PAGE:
ranis (queens) of Travancore. This alliance established an even closer connection to the royal family. The
time spent in the capital before and after the marriage provided Ravi Varma with all the encouragement to
become a painter. The Maharaja’s generosity gave him the opportunity to study rare art books and improve
his proficiency in English. Reading naturally opened his horizons in history, subject matters and the potential
of oil painting, popular in Europe since the 15th century. His early days in court was full of discovery and
growth as he became aware of different styles of painting, Tanjore being one of them. This method of
painting would remain one of the many influences on Ravi Varma’s visual representation.
Leaving Kilimanur for Trivandrum, he encountered enriching impressions and different cultural
experiences that would continue to expand his insight. A gifted painter enriched by his Kilimanur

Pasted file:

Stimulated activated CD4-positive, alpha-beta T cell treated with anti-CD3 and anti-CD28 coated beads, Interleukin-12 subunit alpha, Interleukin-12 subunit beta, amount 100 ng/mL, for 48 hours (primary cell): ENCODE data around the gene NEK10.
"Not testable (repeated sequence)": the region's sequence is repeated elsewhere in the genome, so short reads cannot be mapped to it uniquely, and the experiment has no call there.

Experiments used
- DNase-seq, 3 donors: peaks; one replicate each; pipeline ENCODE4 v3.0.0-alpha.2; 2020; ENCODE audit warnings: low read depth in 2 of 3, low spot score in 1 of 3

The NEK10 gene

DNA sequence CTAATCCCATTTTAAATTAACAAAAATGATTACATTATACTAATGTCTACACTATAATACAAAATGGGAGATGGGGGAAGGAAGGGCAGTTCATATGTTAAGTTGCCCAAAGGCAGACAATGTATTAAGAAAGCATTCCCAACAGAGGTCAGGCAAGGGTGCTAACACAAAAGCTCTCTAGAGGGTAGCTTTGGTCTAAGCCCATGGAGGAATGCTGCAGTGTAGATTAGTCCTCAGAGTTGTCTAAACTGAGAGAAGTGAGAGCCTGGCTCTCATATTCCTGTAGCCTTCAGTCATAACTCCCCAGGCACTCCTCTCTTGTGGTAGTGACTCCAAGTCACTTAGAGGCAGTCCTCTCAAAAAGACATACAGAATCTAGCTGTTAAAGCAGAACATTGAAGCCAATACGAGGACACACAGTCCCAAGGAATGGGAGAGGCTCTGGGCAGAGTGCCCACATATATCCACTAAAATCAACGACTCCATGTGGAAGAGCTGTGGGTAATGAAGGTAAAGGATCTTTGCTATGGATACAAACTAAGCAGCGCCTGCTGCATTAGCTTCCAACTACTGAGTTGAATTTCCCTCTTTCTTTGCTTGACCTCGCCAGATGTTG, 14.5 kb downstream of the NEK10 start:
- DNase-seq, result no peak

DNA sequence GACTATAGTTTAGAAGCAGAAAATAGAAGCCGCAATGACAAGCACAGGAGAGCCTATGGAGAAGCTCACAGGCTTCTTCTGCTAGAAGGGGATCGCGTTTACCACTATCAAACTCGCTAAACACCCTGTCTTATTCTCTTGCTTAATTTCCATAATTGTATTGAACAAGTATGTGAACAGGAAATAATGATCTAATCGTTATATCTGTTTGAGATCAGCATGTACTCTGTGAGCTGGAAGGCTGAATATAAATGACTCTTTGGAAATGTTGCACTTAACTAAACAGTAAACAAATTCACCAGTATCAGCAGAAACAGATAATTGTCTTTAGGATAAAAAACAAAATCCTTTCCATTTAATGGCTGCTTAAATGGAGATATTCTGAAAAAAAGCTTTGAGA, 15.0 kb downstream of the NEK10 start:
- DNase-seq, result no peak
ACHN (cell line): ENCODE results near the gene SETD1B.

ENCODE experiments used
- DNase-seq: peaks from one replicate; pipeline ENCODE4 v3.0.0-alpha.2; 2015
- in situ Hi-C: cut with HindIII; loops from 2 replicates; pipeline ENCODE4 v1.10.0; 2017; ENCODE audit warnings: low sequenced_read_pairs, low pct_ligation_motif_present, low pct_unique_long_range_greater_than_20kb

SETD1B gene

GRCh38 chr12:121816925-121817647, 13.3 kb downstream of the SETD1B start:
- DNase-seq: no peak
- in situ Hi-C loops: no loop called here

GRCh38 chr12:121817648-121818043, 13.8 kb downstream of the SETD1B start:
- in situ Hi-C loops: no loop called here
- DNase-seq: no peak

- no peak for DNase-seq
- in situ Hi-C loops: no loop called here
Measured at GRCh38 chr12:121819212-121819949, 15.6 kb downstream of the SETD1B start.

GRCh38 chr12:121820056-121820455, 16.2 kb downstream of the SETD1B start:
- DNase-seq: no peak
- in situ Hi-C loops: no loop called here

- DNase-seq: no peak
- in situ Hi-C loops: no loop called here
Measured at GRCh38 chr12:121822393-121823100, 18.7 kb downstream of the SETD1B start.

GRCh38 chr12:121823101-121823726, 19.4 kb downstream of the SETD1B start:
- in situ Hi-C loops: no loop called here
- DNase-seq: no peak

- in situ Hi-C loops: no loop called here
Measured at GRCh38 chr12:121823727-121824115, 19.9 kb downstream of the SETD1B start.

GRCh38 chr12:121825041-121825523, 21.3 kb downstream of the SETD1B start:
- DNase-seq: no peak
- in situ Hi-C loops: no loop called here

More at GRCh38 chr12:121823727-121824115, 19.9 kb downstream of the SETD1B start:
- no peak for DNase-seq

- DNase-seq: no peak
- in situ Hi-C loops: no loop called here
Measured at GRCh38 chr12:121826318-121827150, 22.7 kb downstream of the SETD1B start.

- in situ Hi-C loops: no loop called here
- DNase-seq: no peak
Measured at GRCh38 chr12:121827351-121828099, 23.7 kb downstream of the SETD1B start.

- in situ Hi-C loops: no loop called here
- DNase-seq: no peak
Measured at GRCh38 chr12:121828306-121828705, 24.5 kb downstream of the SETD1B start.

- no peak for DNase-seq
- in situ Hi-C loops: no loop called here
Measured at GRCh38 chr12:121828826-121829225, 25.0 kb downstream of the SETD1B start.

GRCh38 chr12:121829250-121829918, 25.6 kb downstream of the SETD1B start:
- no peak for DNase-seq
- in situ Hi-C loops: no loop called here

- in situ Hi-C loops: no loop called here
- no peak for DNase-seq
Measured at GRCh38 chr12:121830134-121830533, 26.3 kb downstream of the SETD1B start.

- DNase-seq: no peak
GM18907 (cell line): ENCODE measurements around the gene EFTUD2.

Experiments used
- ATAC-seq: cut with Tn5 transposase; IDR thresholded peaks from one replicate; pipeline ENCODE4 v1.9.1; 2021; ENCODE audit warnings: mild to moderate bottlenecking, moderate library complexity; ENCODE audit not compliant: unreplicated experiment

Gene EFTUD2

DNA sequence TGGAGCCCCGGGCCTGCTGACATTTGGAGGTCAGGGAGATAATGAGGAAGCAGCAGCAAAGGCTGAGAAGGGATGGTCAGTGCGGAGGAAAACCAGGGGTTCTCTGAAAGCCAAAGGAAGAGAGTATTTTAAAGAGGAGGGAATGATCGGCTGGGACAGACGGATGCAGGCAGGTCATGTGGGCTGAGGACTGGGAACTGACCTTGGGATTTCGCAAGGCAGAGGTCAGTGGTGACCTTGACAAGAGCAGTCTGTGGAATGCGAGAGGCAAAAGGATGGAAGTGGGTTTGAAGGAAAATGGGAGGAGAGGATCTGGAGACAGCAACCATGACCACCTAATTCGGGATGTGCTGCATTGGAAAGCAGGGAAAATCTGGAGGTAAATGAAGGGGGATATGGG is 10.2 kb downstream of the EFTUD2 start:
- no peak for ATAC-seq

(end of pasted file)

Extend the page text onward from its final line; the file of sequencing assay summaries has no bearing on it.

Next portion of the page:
upbringing, his exposure to court, and his determination to succeed, propelled him on course.
His proximity to the royal family of Travancore and his aristocratic status further augmented his
entry into the wealthy and powerful circles of India. He befriended many influential people who
gave him painting commissions and further recommended him. Armed with charm, education,
refinement and connection, he was commissioned to make portraits of several royal families, from
which many more painting commissions follow. He interacted with the British and painted their
portraits but retained his nationalistic spirit and his Indian sensibility.
He started to travel professionally from 1878 onwards, journeying relentlessly all over the country.
Accompanied by his younger brother, Raja Raja Varma, they accomplished many paintings
together, their joint signature appearing in some of them.
During Ravi Varma’s time, India’s painting tradition had gone over two millennia of impressive
custom that had existed through genre and mediums very different from the one he chose to use.